Collection of domain-related rules I’ve found:
So, if a player starts a domain within X hexes of a large town, it spawns as a borderlands domain.
A borderlands domain is defined as having 125 families per six mile hex, or 2000 families in a 24 mile hex.
A player who starts a domain in the borderlands gets between 30 and 180 families per six mile hex.
A character below 9th level doesn’t get the starting families bonus.
I’m not sure how exactly these rules interact. If a low level character builds a stronghold in the borderlands, does their six-mile hex come with 125 families, and then a high level character gets 125+3d6x10? (You get everyone living there, plus a FAME BONUS if you’re high level?)
Or does the low-level character get zero families in his domain, even though there’s like a hundred families hanging around the area. (Peasants just don’t want to go live by Steve’s house. Steve isn’t cool enough yet.)
I believe a wilderness hex has up to 125 families living there, not necessarily exactly 125.
So in my opinion (and I am not an Autarch), the character below 9th level gets a number between 0 and 125 families as determined by the Judge based on circumstances of the specific hex. The 9th level character gets 3d6*10 (which averages about 105, but might be more or less).
my reading of the hex types seemed to indicate those were capacities for a given hex, and that otherwise a hex has no people.
You could choose to give them the 125, the net effect would be to free them from having to grow families the usual way: adventuring and agrarian investment. it’s 1000gp per 1d10 families, so you’ll be saving PCs somewhere in the realm of 22,000gp or some equivalent amount of time to let it build up naturally.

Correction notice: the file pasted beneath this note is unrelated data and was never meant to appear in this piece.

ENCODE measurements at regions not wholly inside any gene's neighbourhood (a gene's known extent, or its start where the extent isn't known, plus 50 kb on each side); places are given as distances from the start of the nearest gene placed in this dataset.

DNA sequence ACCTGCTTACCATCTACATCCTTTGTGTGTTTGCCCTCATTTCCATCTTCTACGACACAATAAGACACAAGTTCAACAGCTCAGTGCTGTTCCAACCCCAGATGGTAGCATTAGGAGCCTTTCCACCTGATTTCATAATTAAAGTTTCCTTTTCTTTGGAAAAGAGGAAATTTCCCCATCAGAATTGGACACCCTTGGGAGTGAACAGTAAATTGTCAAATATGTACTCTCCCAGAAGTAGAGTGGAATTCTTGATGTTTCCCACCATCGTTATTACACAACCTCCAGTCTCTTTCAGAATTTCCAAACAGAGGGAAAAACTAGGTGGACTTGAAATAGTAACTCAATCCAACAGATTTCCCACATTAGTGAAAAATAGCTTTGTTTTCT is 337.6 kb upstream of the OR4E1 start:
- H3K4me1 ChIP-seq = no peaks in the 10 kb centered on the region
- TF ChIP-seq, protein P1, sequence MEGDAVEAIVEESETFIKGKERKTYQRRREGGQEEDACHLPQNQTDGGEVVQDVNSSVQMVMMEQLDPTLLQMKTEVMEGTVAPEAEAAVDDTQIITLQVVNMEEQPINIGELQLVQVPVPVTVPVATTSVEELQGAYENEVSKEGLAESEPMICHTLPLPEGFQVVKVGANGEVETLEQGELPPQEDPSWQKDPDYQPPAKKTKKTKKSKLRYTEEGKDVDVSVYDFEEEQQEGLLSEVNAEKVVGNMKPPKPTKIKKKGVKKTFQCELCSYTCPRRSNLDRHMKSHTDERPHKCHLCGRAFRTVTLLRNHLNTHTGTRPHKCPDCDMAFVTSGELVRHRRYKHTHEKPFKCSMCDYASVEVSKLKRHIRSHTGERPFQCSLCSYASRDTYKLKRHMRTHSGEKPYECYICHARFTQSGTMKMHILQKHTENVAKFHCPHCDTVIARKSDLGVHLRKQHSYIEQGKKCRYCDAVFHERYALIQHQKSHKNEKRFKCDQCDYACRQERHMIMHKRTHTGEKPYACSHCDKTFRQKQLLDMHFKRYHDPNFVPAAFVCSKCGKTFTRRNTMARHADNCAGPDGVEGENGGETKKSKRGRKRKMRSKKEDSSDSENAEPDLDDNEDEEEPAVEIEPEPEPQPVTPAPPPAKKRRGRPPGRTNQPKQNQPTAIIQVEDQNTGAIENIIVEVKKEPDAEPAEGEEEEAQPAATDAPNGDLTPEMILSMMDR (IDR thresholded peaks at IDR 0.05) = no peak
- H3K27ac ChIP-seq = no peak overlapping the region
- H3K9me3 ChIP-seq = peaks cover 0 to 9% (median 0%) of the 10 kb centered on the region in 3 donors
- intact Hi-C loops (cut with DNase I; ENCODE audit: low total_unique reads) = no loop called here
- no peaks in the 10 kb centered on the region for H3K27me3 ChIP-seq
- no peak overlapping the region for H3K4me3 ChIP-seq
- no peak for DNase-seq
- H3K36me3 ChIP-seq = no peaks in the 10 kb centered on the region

As already suggested, you have misread. “A wilderness domain cannot exceed 4 families per square mile, or 125 families per 6-mile hex.” (ACKS 129, emphasis mine) 125 families is the upper limit, not the standard (or starting) population.
The values from the Domain Population table on ACKS 127 are the total population of a newly-founded domain of a given type, so 3d6x10 for borderlands, not 3d6x10+125.
According to “Establishing Strongholds Before 9th Level” on ACKS 134, no new starting families will move in because of the domain being established (if you’re below 9th level), but you can “manag[e] peasant families that already live on the domain.” Personally, for my campaign, I’ve used that to justify ruling that you get the normal starting families regardless of your level when building the stronghold, but, technically, you should work out a way of determining how many people lived there before the stronghold was built and use that for the starting population of the domain.
Yeah, I figured out now that I should’ve written borderlands in the original post (and have since corrected it)
I’m just a little confused because it seems like wilderness transforms into borderlands at the 125 mark, but the starting families for borderlands can be much lower (You could roll only 30 families living there, if the dice hated you.) How could that be borderlands if nobody lives there? I guess it could be an averages thing (There’s more people nearby, just not in that particular hex. I guess the heroes should’ve noticed they were building a fort in a deserted area!)
I believe in that case it’s borderlands by virtue of location - within 25 miles/4 6 mile hexes of a civilized hex.
It’s not necessarily the population density, but it’s close enough to civilization that there’s still not as many monster encounters there - so it’s the averages thing.
Still, it’s only a ~5% chance a new borderlands domain has as many or less (30, 40, 50 families) than any given new wilderness domain (20-50 families).
I think there’s room in the Land Surveying proficiency for giving a way to assess a hex before attempting to secure it; perhaps spending a week or so, which would probably involve a quick count of existing settlers.
It’d be kind of fun having the party have to defend this normal man specialist they hired to do the job from all the random encounters that happen while doing the surveying, at least.
They’re two separate and completely unrelated ways to get a borderlands domain.
A domain is borderlands if either it is initially secured within 25 miles of a civilized area or it starts out as a wilderness domain and grows to 16 hexes with a population of 2000 families.
Neither requirement impacts the other - a newly-founded domain near civilized lands does not need to be 16 hexes or have any particular population numbers and a wilderness domain becoming borderlands by maxxing out does not need to be anywhere near a civilized area.